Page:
Rally draws white nationalists, counter-protesters to Washington

White nationalists and counter-protesters gathered in front of the White House Sunday to mark one year since the violent clashes in Charlottesville, Virginia. Police in Washington, D.C., are promising tight security for the “Unite the Right” rally.

A group of about 20-40 white nationalists were escorted by police as they marched toward Lafayette Square, just north of White House. They were followed by more than 700 counter-protesters who shouted and taunted them as they marched Sunday.

Another large group of counter-protesters were gathered east of the White House at Lafayette Square. They were chanting, “no hate, no fear, KKK is not welcome here,” and carrying signs that read “black trans lives matter” and “solidarity trumps hate.”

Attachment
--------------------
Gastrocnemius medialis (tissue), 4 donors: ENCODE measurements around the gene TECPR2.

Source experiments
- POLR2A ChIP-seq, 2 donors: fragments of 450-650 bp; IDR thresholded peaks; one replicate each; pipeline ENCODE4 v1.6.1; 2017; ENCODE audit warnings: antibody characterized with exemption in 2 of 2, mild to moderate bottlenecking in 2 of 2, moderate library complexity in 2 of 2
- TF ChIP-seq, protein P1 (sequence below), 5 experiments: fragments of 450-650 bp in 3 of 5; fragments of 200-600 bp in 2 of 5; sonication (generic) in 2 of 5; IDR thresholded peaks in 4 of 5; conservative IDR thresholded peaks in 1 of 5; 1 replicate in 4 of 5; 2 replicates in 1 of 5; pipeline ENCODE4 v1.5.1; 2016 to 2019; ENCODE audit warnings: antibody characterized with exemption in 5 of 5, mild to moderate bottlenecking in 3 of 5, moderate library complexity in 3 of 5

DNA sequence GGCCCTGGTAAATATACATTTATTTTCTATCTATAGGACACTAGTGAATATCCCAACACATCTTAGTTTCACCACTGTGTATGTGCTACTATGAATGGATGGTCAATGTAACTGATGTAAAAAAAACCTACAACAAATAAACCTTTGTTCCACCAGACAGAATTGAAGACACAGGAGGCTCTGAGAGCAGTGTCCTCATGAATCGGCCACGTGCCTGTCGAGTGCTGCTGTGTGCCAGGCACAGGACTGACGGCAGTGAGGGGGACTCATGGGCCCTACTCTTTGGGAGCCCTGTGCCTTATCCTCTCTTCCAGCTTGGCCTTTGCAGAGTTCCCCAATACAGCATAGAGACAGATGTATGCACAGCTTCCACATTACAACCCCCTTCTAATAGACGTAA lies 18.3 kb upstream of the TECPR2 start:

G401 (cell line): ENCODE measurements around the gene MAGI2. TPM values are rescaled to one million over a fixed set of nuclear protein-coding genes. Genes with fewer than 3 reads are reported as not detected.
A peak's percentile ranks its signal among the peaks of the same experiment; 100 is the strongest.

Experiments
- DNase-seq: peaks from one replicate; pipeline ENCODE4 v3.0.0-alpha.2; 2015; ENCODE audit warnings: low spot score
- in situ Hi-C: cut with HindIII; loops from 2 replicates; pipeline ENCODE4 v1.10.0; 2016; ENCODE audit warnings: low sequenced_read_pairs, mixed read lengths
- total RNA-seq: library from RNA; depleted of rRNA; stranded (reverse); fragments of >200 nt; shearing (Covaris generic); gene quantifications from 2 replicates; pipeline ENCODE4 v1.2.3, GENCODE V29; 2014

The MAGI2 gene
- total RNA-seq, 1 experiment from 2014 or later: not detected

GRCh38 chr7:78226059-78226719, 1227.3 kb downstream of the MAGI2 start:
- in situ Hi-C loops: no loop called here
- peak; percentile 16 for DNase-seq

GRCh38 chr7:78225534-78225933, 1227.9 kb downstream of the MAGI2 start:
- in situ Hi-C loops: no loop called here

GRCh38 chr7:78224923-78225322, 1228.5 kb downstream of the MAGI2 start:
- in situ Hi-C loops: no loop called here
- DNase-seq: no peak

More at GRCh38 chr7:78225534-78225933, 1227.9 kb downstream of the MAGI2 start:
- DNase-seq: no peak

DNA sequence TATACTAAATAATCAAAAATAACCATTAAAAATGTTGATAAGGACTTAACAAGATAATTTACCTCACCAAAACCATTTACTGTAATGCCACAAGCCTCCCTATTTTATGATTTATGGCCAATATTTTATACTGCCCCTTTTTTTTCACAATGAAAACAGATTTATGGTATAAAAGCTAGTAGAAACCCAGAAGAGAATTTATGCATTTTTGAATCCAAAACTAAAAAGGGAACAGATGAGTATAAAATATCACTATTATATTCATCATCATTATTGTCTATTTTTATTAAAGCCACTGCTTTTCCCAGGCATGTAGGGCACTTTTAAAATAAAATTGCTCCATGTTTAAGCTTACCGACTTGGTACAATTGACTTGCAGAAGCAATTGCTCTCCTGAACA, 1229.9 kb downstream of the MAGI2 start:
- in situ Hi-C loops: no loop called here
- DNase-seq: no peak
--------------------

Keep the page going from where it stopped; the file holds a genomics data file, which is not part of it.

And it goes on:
Virginia Gov. Ralph Northam declared a state of emergency in Charlottesville ahead of the anniversary. Last year, one woman, Heather Heyer, was struck and killed by a car driven by a white supremacist. That rally began as a protest against a plan to remove a statue of Confederate Gen. Robert E. Lee, which still stands in Charlottesville.

On Sunday, more than 200 people gathered at Charlottesville’s Washington Park to protest racism and remember Heyer. They gathered to recite poetry, sing songs and hold a moment of silence. A crowd of activists gathered with her mother, Susan Bro, at the site where Heyer was killed.

“There’s so much healing to do,” Bro said, the Associated Press reports. “We have a huge racial problem in our city and in our country. We have got to fix this or we’ll be right back here in no time.”

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Susan Bro, mother of Heather Heyer, arrives at the spot where her daughter was killed one year ago in Charlottesville.

Logan Cyrus/AFP/Getty

Follow below for updates on Sunday’s rally. All times are Eastern unless otherwise noted.

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